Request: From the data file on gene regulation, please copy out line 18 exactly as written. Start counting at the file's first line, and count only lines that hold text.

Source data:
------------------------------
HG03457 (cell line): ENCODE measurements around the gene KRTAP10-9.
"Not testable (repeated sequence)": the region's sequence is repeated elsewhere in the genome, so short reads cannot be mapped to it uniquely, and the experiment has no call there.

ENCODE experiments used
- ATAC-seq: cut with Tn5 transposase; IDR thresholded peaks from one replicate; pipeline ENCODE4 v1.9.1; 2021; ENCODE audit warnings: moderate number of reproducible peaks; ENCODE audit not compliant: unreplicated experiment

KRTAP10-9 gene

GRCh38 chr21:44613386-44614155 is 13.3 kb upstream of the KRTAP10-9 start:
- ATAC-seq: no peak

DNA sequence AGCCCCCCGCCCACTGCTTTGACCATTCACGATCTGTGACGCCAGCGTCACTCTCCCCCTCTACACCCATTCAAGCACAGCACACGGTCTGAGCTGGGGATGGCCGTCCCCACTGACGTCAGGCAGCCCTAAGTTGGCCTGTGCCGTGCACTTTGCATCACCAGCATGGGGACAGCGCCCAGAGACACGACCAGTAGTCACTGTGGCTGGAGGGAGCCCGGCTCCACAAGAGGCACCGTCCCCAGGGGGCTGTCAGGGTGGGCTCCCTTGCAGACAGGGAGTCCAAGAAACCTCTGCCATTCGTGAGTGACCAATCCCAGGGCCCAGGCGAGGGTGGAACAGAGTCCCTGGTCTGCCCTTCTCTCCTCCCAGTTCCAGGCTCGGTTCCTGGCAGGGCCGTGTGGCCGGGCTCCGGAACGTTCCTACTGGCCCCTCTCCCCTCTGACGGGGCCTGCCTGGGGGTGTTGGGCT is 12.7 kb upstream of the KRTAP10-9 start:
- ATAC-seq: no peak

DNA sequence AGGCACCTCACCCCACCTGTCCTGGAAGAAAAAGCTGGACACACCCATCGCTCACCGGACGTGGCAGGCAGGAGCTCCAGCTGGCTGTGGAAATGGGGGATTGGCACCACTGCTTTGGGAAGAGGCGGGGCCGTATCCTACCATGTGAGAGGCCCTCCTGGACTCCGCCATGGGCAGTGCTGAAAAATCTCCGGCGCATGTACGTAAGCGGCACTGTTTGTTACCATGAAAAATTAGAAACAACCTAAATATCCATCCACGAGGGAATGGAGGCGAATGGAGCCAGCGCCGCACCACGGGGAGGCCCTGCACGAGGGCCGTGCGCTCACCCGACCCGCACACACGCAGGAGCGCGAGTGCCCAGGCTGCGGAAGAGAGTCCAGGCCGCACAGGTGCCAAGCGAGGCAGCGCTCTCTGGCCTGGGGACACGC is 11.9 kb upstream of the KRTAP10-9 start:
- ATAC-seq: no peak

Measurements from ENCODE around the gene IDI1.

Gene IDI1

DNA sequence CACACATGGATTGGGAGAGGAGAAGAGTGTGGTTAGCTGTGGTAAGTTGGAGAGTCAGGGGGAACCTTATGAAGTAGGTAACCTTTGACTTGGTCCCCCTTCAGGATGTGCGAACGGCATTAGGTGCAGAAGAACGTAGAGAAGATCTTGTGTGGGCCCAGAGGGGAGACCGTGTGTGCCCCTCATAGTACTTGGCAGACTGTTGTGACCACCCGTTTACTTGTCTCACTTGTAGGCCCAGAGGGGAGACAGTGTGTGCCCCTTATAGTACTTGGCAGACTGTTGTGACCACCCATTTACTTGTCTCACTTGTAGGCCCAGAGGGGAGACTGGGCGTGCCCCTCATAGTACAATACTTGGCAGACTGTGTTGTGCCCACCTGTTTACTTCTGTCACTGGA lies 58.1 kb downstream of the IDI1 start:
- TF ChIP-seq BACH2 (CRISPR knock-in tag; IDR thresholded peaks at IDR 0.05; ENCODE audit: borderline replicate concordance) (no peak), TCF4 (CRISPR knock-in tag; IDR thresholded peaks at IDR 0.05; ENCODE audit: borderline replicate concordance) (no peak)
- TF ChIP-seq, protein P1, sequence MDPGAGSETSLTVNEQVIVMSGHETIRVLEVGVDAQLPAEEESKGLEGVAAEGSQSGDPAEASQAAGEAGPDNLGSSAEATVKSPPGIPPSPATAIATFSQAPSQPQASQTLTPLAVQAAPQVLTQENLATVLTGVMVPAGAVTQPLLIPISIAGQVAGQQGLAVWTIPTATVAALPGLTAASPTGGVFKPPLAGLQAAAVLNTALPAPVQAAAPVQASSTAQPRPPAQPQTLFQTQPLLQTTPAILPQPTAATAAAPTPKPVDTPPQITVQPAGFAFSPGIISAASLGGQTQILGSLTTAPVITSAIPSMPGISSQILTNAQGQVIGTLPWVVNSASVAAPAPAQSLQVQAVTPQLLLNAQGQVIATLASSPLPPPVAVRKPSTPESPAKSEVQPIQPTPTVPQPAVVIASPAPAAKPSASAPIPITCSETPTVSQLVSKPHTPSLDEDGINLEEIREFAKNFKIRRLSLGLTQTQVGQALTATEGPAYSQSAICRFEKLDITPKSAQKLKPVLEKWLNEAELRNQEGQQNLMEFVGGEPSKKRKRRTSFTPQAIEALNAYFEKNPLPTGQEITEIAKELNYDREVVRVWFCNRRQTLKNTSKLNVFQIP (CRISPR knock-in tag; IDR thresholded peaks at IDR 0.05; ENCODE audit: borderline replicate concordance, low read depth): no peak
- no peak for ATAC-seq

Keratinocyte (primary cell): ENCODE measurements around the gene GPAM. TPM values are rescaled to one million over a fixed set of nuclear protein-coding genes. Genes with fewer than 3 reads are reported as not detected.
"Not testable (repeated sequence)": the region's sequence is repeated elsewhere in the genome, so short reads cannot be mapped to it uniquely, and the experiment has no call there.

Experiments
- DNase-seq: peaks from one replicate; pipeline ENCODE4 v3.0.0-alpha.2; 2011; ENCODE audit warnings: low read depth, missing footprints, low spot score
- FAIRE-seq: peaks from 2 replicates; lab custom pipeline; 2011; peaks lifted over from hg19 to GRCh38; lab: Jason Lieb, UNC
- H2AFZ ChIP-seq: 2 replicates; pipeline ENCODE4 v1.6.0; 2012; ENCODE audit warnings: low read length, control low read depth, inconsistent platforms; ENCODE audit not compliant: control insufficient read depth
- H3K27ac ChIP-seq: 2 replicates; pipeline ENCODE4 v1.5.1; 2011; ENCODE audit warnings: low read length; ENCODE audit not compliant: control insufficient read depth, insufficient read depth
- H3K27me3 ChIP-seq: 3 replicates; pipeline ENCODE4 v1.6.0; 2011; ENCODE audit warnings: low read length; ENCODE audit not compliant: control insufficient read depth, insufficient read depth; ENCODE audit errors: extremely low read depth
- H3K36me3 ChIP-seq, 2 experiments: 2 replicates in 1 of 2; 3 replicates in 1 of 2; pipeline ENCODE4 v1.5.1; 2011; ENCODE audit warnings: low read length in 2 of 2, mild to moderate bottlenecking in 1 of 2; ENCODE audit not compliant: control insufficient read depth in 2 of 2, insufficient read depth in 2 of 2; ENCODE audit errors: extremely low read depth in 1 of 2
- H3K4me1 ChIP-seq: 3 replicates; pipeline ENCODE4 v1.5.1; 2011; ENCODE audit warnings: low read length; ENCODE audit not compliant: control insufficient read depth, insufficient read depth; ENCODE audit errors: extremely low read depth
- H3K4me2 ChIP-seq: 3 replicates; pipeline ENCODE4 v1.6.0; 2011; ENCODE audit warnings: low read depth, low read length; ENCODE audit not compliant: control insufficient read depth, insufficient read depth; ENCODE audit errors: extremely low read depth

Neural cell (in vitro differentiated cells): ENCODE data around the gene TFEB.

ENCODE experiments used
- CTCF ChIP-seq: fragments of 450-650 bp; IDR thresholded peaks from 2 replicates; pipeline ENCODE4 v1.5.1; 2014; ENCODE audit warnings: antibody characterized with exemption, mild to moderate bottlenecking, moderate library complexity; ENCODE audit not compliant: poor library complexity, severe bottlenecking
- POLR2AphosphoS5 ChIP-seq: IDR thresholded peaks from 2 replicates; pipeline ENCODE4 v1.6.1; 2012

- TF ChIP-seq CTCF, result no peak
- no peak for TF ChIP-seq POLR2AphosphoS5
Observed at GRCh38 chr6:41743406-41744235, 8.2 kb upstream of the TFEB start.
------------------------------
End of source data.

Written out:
Keratinocyte (primary cell): ENCODE measurements around the gene GPAM. TPM values are rescaled to one million over a fixed set of nuclear protein-coding genes. Genes with fewer than 3 reads are reported as not detected.